What does a Training Coordinator do?
Training specialists design, develop, implement, and oversee training programs for businesses, organizations, and educational institutions. They identify the organization’s training and development needs and create entirely new initiatives or reform and improve existing programs. They may directly present training content or supervise trainers and other staff. They identify goals and desired outcomes, and establish assessment standards and benchmarks to evaluate the program’s success. They manage the production of guides, videos, and other supporting content. They commonly work in close collaboration with internal stakeholders and teams throughout the program development process.
Training specialists typically have a bachelor’s degree in a business or human relations field, and a background in HR, ideally in roles that involve developing training programs. These positions require excellent project management skills and an in-depth understanding of common business training techniques.
- Maintain program data and tools to train staff and others.
- Liaise with departments to manage and assign training programs.
- Plan and coordinate proper venues, timing, and modality.
- Make recommendations to training agenda or curriculum, as necessary.
- Oversee and participate in the development of training materials,
- Maintain attendance logs, incident reports, and other necessary records.
- Lead, mentor, counsel and manage performance of project staff (depending upon project structure).
- Serve as a thought leader, mentor and coach on continuous improvement tools.
- Provide input on safety, quality, or efficiency risks to the manufacturing process.
- Support other teams with projects as directed.
- Ensure training and other projects comply with applicable regulations and Health and Human Services Commission (HHSC) standards.
- Manage staffing needs and ensure ratios are maintained to provide effective operational performance.
- Act as a change agent to drive continuous improvement throughout.
- Manage the setup and start-up training operations on new ship builds.
- Compile and analyze data to help with budget preparation and training priorities.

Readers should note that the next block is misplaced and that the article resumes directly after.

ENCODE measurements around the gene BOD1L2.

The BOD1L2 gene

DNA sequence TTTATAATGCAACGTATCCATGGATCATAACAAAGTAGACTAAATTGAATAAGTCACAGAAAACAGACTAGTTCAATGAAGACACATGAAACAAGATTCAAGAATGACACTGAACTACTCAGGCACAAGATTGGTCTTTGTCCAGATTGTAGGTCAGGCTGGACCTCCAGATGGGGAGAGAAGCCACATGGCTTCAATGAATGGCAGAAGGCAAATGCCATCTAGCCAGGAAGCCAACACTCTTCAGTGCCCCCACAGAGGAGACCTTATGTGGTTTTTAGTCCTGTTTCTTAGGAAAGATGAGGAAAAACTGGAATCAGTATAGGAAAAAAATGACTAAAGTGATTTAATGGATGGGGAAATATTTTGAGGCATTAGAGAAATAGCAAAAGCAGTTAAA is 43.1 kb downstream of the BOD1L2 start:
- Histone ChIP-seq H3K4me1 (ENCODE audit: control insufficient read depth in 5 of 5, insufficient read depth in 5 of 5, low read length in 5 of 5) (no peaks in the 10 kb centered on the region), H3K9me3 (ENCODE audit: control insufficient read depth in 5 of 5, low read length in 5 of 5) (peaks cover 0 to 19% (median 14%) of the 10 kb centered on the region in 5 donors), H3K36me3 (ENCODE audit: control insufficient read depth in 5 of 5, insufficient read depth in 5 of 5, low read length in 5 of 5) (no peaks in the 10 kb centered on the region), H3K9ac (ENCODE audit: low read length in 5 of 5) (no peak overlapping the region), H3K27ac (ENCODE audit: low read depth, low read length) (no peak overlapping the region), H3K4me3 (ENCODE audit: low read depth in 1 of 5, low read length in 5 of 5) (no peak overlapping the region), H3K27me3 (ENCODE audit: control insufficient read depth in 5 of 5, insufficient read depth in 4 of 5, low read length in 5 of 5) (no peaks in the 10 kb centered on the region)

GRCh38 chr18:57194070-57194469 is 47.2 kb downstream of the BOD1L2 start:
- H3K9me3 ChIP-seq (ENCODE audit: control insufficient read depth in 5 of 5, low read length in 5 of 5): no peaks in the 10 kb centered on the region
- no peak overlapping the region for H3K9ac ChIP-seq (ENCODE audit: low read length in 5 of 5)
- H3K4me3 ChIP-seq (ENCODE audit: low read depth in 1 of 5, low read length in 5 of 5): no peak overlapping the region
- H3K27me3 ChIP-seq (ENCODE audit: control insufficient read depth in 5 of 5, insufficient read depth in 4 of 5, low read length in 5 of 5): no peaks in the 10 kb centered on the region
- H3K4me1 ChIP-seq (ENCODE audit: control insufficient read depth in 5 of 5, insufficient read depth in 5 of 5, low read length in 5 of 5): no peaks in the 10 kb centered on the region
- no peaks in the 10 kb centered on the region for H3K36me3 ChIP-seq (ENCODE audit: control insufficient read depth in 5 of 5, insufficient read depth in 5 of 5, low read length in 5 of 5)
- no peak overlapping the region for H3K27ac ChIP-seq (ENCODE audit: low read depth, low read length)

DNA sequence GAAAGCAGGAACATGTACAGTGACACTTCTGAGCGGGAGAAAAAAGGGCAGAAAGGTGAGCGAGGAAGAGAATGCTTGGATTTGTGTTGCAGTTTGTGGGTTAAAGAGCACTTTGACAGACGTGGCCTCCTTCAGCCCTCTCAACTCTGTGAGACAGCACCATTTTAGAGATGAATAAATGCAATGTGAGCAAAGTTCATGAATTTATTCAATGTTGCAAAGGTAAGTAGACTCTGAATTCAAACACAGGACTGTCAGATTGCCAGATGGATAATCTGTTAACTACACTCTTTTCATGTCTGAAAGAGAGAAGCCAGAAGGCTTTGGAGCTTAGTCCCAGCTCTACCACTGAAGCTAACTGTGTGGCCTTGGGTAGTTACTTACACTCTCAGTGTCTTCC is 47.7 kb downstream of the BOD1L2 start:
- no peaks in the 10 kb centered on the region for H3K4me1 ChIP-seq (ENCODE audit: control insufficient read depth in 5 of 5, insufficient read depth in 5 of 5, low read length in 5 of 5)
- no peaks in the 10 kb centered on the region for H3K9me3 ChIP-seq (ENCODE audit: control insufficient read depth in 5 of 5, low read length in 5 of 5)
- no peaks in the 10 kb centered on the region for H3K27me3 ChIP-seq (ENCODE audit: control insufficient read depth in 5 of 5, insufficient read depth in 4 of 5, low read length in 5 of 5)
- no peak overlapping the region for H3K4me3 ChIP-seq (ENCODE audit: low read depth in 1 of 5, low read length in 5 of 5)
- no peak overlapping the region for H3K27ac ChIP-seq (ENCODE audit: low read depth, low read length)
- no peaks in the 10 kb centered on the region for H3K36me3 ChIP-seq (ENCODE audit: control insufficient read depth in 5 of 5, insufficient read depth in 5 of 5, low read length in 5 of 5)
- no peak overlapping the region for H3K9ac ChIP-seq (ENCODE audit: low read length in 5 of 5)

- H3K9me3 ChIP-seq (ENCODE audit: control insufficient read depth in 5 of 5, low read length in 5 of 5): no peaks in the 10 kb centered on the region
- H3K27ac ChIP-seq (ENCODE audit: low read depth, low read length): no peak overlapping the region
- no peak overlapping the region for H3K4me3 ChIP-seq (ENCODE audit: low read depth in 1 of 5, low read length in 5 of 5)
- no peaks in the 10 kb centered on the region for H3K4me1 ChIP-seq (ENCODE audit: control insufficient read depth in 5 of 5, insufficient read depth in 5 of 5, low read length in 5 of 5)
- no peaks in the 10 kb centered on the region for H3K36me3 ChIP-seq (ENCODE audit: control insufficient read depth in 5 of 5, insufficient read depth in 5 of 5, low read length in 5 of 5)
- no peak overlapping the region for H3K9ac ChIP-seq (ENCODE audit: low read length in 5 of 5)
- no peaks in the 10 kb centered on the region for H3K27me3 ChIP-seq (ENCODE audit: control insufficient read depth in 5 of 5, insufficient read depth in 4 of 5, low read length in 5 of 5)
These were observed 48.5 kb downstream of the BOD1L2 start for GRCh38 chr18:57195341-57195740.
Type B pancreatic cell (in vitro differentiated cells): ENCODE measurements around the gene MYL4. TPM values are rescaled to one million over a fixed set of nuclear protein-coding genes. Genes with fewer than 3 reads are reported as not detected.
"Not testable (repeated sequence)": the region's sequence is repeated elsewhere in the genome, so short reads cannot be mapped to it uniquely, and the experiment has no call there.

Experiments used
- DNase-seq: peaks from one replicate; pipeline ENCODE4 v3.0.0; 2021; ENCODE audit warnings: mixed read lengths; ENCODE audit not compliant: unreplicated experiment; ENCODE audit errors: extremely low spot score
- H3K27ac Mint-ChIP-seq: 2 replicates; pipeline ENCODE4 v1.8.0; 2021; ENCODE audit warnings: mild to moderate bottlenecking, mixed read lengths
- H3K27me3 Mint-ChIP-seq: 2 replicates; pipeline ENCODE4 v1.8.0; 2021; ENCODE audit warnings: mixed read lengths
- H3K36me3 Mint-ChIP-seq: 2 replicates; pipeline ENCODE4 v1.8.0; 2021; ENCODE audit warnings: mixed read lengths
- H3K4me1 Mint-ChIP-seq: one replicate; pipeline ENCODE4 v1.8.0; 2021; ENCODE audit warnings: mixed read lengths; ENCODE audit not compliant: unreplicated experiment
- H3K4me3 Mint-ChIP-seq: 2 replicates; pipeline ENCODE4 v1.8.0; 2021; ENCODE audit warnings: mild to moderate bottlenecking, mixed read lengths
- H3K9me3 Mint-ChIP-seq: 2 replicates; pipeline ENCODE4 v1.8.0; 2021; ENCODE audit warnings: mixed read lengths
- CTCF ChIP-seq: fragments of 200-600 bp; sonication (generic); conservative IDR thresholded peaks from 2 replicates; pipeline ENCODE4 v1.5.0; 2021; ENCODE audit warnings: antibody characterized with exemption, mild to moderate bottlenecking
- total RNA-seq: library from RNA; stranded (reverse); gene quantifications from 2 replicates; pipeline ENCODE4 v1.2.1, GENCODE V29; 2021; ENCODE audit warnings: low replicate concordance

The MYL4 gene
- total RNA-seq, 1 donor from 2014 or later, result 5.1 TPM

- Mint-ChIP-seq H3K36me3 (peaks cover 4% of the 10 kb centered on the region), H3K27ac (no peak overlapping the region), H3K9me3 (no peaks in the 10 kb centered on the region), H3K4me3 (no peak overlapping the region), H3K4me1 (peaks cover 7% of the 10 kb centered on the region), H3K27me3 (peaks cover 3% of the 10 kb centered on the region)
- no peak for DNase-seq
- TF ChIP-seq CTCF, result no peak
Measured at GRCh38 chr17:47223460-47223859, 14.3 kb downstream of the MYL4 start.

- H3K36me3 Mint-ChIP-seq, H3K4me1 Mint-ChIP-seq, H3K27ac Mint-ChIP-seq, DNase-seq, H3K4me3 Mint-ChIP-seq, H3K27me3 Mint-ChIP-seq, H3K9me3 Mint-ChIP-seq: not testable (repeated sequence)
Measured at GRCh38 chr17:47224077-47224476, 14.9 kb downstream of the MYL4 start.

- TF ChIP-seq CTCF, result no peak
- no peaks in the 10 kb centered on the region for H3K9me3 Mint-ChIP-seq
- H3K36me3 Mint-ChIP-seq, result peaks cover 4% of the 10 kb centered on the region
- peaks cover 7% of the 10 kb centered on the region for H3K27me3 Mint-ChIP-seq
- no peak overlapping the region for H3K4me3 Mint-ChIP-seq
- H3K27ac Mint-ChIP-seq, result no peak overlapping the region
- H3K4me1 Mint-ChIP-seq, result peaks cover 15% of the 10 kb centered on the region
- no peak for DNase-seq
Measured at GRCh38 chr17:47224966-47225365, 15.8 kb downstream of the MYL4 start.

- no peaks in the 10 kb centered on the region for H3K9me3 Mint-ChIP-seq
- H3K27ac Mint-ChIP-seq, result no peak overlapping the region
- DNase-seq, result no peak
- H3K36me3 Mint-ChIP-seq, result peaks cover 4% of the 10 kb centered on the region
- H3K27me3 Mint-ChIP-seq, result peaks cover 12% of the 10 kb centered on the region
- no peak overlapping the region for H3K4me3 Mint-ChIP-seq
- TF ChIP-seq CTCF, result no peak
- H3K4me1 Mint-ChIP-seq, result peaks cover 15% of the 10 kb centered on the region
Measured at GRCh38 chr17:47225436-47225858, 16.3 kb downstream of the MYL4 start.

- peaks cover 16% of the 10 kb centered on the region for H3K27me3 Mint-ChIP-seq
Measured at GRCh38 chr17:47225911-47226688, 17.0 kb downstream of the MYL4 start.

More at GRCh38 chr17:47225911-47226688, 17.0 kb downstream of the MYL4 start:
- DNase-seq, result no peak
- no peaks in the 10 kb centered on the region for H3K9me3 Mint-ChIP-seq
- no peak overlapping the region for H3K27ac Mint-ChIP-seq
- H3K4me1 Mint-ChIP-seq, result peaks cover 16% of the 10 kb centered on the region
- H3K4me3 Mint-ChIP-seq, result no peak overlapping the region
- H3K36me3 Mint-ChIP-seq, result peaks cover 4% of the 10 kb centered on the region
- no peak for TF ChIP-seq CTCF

- Be responsible for a values-based approach to leadership education and development within the company.
- Track metrics daily to ensure that all departments are running effectively.
- Bachelor's or Graduate's Degree in business, business administration, computer science or engineering, or equivalent experience.
- Experience with LMS, PeopleSoft HCM, and Adobe Creative Suite software and systems.
- Demonstrated leadership skills and attention to detail.
- A problem solver and critical thinker dedicated to continuous improvement.
- Prior experience in a consulting position.
- Able to collaborate and also lead with decision making.
- Sound time management skills.
How much does a Training Coordinator make?
Training Coordinator Career Path
Learn how to become a Training Coordinator, what skills and education you need to succeed, and what level of pay to expect at each step on your career path.
Average Years of Experience
Training Coordinator Insights
“Opportunity to grow as a trainer and be surrounded by some of the best in the industry”
“I have regained my work life balance and I really enjoy working for this company!”
“The job is great for anyone who is passionate about the industry and enjoys a consistent schedule.”
“Everyone I met was really genuinely nice and made time to answer any questions I had.”
“Every single person who works here is an expert in their respective field and is great to work with.”
“It was a fantastic place to work and I loved the people I worked with.”
“falta de capacity en algunas areas hace que se comprometa el work and life balance.”
“They offer you the best opportunity to work and enjoy it at the same time.”
Training Coordinator Interviews
Frequently asked questions about the role and responsibilities of training specialists
The typical day of a training specialist includes creating and overseeing the different training programs of a company. They may also be in charge of evaluating and improving current training programs to improve efficiency or fill in-demand skill gaps in current team members.
Working conditions for training specialists are typically good, allowing them to have a traditional workday with nights and weekends off. The best part about being a training specialist is that they provide a lot of value to companies, allowing them to increase the productivity and training of current employees.
One challenge working as a training specialist is that without good leadership and planning skills, individuals may feel overwhelmed with some tasks, like analyzing current training needs and implementing new training programs that produce results from start to finish.